Perhaps one of the most important people to “come out” this year about suicidal thinking is Orlando Da Silva, the new head of the Ontario Bar Association. As soon as he took up the post in August, the trial lawyer started speaking openly to the media and others about his own attempt and recovery.
“I was told the Toronto Star report was seen by 2 million people,” he says.
On Friday, the bar association launched a project called Opening Remarks, which aims to put mental health front and center in the legal community. You can watch Orlando’s interview here, and he has started a series of interviews with other legal professionals. The first features the president of the Canadian Bar Association talking about her experience with depression.
This week, the Canadian activist who tweets at @unsuicide takes us on a tour through the online world of crisis response, where the suicide awareness establishment acknowledges it’s still largely clueless. In the conversation ahead: social media suicide hoaxes, what Twitter does wrong, the need for transparency, why hotlines are outdated, why trained peers are crucial, and how to walk the oh-so-careful law enforcement line between tracking people down for help and scaring them away.
We have three videos for you this week. But first, a couple of examples of deeply unhelpful responses to suicidal thinking.
From Yale, here is the story of a student who was forced to formally withdraw from the Ivy League school. “As a result of my expulsion from the college, I was even more depressed when I left than when I was admitted,” she writes. And from Toronto, here is the story of a woman who was refused entry by a U.S. border official and later was asked by another, “Were you suicidal in the spring?” The Toronto Star story notes that a spokesman for the Royal Canadian Mounted Police “recently confirmed to the Star that information about Canadians who attempt or threaten suicide is filed by police services into the database and shared with the FBI and other agencies.”
The videos have a more empowering message.
Today’s post is by Sandra Kiume, a writer and activist who has turned years of personal experience into a spirited understanding of the ways peers can help one another.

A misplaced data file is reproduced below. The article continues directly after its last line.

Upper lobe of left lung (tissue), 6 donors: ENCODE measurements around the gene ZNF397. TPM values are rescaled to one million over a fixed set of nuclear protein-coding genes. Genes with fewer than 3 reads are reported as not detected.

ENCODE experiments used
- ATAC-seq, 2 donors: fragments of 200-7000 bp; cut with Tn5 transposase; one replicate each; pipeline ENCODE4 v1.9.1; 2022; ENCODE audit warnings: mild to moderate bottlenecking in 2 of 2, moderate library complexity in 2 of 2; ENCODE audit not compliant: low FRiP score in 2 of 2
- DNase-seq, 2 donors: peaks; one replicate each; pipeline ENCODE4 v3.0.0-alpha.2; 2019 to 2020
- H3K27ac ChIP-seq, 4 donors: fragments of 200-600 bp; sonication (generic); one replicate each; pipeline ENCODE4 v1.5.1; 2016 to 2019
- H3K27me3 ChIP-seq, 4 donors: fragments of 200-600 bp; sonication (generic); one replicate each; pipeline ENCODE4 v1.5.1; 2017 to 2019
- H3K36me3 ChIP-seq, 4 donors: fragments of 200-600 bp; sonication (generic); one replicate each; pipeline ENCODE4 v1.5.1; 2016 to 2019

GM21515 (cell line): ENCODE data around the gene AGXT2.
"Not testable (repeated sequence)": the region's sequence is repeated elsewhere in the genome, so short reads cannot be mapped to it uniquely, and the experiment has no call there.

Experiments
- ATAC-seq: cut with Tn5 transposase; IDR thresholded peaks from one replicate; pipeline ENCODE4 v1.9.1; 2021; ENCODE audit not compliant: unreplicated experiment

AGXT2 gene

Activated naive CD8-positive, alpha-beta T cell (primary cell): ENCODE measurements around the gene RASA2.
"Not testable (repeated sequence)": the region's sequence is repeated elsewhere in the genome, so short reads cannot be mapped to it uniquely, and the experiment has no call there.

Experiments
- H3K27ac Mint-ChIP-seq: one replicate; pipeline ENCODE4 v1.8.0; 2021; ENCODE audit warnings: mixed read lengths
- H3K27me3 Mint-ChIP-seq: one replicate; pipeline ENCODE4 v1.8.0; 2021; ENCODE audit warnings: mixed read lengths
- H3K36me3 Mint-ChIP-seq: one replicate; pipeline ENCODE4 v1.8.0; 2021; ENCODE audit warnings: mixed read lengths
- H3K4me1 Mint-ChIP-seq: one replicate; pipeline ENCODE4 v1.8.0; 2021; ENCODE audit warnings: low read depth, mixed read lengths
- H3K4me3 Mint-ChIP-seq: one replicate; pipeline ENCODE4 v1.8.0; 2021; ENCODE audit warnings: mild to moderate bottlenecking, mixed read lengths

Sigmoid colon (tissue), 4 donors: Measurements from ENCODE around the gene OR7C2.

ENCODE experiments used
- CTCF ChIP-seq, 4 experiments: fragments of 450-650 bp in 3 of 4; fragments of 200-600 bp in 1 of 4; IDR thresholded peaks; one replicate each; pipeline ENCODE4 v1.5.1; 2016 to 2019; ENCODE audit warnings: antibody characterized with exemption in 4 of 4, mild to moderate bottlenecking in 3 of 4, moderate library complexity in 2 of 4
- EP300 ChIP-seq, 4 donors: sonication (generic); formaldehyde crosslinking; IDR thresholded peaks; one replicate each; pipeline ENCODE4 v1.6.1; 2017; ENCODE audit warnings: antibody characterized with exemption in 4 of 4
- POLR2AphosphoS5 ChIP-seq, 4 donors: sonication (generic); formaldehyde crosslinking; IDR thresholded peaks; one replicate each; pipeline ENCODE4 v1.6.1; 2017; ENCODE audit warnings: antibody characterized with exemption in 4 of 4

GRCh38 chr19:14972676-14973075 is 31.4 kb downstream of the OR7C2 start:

Morning in Toronto. Barb Hildebrand gets up, feeds the dog, has coffee and sits down to another full day of talking about suicide and mental illness online. Many who lose someone to suicide want to turn the experience into something meaningful. Barb lost her husband, Rob, over Christmas in 2000. Eleven years later, she created the Facebook page Suicide Shatters and turned it into the rare space where attempt survivors, loss survivors and those with mental illness mingle. On Feb. 27, she reached 10,000 members.
What began as a few random posts has taken over her life and become her passion.
For a person who’s tried to kill himself and is trying to understand what happened, there’s no awkwardness like Googling “suicide survivor support group” and walking into a room full of the bereaved.
Welcome to our new look! We’re able to accept and moderate comments now, and they’re already coming in.
This week’s post is by a young Canadian named Alicia Raimundo, one of a very small number of people who regularly get on stage and speak openly about their experiences with attempted suicide and suicidal thinking. She’s just one of two people we know who’ve done TED-related talks about it. Hers is worth watching, and so is JD Schramm’s. While Schramm’s story is more personal, Alicia takes a broader approach.
Before handing today’s post over to contributor Judy James, we’d like to mention two changes that you should see this week, as well as an outside word of encouragement. First, the blog will have a new appearance for easier reading. And that will make it possible for you to post comments and for us to moderate them.
That call for comments is part of the feedback we’ve heard so far, and here’s another: “After 10+ years working in this field, and in particular calling for greater recognition of the survivor voice, this blog from AAS represents for me the most significant development in Suicidology that I’ve witnessed,” suicidologist and attempt survivor David Webb wrote last week on the Mad in America site. “The AAS is very influential globally, so if we can make a success of this blog, it is likely that other organisations around the world might follow.”